I 'grew up' on Debian, but got frustrated 18 months ago when I had to mess around for hours with dependencies - there seemed no point in using Debian stable if I had to use loads of backports and manually install some libraries just to get a working up-to-date web browser and other essentials. I then ended up getting bits from unstable, and my mixed-distribution system regularly broke.

    I switched to Mandrake, but really couldn't stand urpmi: it's soooo slooow! Honestly, why does it have to download a multi-megabyte package list? It's a complete dog compared to apt-get.

    Then, a couple of months ago, I got a new hard drive for my laptop, and decided to try Ubuntu. As far as I can tell, they do exactly what you describe. There's a list of standard packages needed for a desktop distribution, which are tested and work very well. (The 'main' section). There's then a 'restricted' section, that has packages that cannot be included in the main distribution (e.g. because they don't meet the strict Debian definition of 'free'). Then there's the 'universe' section, that has lots of useful packages that install cleanly, but aren't aggressively tested.

    The whole thing works extremely well, has all of the Debian goodness, but with a strict 6 month release cycle.

    My philosophy now is: Ubuntu on the workstation, Debian stable on the server.

  • Re:This is comical.. (Score:2, Interesting)

    by tacocat (527354) <tallison1NO@SPAMtwmi.rr.com> on Friday March 18, 2005 @05:15AM (#11973714)

    I for one am very glad that Debian does not take your advice. The differences between Enterprise, Personal, Exxtreme are arbitrary and subject to interpretation by the user and mardetroids.

    My desktop might be your extreme. Who are you to tell me what my installation is?

  • by droopycom (470921) on Friday March 18, 2005 @06:51AM (#11973957)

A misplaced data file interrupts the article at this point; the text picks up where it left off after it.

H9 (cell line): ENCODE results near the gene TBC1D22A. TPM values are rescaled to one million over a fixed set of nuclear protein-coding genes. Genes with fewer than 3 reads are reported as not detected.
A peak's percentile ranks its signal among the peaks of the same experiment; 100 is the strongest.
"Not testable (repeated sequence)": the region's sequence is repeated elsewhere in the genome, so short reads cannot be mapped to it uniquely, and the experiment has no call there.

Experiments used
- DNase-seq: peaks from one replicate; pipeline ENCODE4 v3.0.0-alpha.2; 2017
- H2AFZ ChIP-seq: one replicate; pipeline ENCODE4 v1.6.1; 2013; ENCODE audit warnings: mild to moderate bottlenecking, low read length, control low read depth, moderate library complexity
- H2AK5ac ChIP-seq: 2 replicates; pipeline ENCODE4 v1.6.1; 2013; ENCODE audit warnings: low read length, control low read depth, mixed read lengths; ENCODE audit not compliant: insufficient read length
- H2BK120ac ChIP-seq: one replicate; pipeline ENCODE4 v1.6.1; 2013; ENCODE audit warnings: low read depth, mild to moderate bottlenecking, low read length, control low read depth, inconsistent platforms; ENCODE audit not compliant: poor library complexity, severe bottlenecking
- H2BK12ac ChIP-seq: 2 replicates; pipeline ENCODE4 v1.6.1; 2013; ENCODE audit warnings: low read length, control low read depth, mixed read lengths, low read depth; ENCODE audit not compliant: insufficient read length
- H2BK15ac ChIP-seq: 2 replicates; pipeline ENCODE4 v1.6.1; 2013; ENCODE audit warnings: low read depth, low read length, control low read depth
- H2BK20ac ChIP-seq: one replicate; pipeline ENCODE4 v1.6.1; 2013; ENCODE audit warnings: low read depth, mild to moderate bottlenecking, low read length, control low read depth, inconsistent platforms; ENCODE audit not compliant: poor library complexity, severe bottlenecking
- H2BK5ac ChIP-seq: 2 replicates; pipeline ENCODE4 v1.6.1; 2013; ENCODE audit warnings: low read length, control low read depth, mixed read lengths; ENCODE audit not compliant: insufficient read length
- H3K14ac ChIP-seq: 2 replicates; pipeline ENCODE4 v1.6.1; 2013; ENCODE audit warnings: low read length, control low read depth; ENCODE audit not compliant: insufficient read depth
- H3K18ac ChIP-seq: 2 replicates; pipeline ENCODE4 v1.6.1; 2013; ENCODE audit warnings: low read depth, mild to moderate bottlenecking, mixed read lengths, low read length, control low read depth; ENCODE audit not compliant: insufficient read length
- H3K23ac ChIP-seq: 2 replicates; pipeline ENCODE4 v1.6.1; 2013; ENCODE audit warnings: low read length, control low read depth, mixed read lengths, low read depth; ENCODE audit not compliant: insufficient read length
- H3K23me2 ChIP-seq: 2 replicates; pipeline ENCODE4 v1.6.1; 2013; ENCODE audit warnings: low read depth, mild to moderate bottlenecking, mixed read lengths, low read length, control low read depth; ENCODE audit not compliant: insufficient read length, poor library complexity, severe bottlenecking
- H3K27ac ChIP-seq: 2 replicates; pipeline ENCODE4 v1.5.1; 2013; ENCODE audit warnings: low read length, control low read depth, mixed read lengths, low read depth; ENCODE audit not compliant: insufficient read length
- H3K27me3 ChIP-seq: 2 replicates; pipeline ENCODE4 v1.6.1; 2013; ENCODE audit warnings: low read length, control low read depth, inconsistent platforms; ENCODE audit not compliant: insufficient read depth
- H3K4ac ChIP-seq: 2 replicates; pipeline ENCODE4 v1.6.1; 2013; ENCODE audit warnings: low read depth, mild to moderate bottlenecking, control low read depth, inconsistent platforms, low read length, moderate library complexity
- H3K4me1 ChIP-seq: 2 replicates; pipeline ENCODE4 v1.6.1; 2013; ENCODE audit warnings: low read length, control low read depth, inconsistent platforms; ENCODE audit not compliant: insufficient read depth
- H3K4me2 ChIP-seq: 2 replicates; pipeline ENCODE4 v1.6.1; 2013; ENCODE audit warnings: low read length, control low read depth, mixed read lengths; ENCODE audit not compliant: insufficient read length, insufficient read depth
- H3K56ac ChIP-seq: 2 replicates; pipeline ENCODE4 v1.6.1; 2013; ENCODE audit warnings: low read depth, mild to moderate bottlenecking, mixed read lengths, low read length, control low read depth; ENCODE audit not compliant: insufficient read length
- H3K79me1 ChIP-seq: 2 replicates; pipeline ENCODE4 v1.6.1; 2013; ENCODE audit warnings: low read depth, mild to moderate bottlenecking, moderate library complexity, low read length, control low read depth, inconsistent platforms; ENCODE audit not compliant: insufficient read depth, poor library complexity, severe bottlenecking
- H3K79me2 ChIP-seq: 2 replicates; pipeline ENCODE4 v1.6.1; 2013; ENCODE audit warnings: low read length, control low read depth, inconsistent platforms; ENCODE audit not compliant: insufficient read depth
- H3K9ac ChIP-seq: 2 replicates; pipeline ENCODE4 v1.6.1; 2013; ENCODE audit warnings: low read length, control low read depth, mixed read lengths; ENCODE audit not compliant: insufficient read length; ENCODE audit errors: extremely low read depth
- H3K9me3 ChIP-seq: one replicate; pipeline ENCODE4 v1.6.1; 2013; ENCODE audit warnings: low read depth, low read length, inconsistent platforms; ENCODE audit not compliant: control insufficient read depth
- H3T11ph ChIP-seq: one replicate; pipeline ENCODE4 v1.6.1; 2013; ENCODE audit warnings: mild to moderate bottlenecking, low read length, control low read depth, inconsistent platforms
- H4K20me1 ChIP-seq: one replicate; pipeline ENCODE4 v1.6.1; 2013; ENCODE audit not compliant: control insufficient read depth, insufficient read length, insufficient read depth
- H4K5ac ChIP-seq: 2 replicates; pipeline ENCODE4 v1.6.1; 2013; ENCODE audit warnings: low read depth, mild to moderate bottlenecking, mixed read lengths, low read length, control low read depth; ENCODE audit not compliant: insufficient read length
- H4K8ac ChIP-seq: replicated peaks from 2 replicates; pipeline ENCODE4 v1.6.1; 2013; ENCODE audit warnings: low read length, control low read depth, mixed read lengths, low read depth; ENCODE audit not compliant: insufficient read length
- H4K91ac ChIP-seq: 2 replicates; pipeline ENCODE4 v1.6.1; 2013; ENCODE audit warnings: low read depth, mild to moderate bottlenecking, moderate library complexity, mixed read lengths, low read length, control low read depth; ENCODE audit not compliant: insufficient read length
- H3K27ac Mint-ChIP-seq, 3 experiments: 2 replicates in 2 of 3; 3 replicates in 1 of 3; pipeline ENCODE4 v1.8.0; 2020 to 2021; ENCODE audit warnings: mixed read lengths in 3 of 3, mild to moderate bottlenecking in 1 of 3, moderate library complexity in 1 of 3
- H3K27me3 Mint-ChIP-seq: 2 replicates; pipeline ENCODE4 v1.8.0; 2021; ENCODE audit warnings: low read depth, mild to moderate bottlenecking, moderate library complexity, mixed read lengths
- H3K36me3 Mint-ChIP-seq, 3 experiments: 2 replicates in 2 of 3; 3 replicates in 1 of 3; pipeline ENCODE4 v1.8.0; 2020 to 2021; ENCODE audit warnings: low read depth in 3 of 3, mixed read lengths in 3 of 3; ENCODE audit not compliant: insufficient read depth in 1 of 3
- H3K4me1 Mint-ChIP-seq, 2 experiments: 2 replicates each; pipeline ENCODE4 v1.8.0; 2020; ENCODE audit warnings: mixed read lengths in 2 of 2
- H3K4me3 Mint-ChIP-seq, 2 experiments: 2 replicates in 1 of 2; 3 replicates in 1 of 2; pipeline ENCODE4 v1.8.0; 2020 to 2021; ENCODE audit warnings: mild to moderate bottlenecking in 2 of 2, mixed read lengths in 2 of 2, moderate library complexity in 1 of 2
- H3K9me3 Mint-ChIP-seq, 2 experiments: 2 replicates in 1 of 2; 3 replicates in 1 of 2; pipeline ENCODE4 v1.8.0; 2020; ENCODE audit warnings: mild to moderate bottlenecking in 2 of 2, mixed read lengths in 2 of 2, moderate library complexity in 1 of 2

"Release When Ready" is a good principle

    "But Release When 8000+ packages ready" is next to impossible and rather dumb...

    Theres probably something wrong with their paradigm(*), I guess they could also release packages individually or in groups,they kind of do that with testing in fact ...

    Stable is supposedly for Critical Entreprise application, but who in this category needs 8000+ packages, including n minesweeper and x IM client?

    Maybe the solution is less packages in Stable, just keep the most important component and apps in there. ... Well off course then they will have to decide what make it through and what not, which off course will lead to endless debates, if those debates are not eclipsed by debates on what is free and what is not and if non-free should be kept etc...

    --
    (*) Off course not i dont really know what that word means...

  • by cheezemonkhai (638797) on Friday March 18, 2005 @10:15AM (#11974802) Homepage
    No i'm not talking about the spoilers and alloy wheels.

    Seriously Gentoo has x86(stable) & ~x86(testing) and there equivalents for each platform, and different packages are considered stable or not on a per platform basis.

    SUrely something like this for debian, with prehaps core architectures being released together (eg x86, ppc & Alpha).

    Also how about Stable, Release and Testing/unstable as better names.

    Testing & unstable all sound like they are broken, when infact testing usually isn't.